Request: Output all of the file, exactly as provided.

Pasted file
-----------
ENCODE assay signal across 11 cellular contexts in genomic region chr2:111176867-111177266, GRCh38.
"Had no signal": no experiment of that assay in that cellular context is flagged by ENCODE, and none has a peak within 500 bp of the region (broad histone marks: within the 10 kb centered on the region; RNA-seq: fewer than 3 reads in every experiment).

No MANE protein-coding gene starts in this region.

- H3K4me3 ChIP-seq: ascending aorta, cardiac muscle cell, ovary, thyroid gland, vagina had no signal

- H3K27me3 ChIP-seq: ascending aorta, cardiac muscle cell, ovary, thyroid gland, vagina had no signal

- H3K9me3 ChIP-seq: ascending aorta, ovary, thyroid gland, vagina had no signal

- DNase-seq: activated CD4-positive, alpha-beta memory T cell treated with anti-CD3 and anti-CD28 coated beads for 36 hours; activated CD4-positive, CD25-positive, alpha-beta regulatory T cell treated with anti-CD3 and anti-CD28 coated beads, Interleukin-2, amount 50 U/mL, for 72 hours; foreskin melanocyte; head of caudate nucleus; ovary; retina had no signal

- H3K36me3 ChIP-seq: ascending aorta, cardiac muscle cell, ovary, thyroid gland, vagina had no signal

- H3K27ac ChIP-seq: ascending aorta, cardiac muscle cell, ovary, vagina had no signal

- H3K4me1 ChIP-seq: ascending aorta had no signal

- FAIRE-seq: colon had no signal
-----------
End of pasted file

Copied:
ENCODE assay signal across 11 cellular contexts in genomic region chr2:111176867-111177266, GRCh38.
"Had no signal": no experiment of that assay in that cellular context is flagged by ENCODE, and none has a peak within 500 bp of the region (broad histone marks: within the 10 kb centered on the region; RNA-seq: fewer than 3 reads in every experiment).

No MANE protein-coding gene starts in this region.

- H3K4me3 ChIP-seq: ascending aorta, cardiac muscle cell, ovary, thyroid gland, vagina had no signal

- H3K27me3 ChIP-seq: ascending aorta, cardiac muscle cell, ovary, thyroid gland, vagina had no signal

- H3K9me3 ChIP-seq: ascending aorta, ovary, thyroid gland, vagina had no signal

- DNase-seq: activated CD4-positive, alpha-beta memory T cell treated with anti-CD3 and anti-CD28 coated beads for 36 hours; activated CD4-positive, CD25-positive, alpha-beta regulatory T cell treated with anti-CD3 and anti-CD28 coated beads, Interleukin-2, amount 50 U/mL, for 72 hours; foreskin melanocyte; head of caudate nucleus; ovary; retina had no signal

- H3K36me3 ChIP-seq: ascending aorta, cardiac muscle cell, ovary, thyroid gland, vagina had no signal

- H3K27ac ChIP-seq: ascending aorta, cardiac muscle cell, ovary, vagina had no signal

- H3K4me1 ChIP-seq: ascending aorta had no signal

- FAIRE-seq: colon had no signal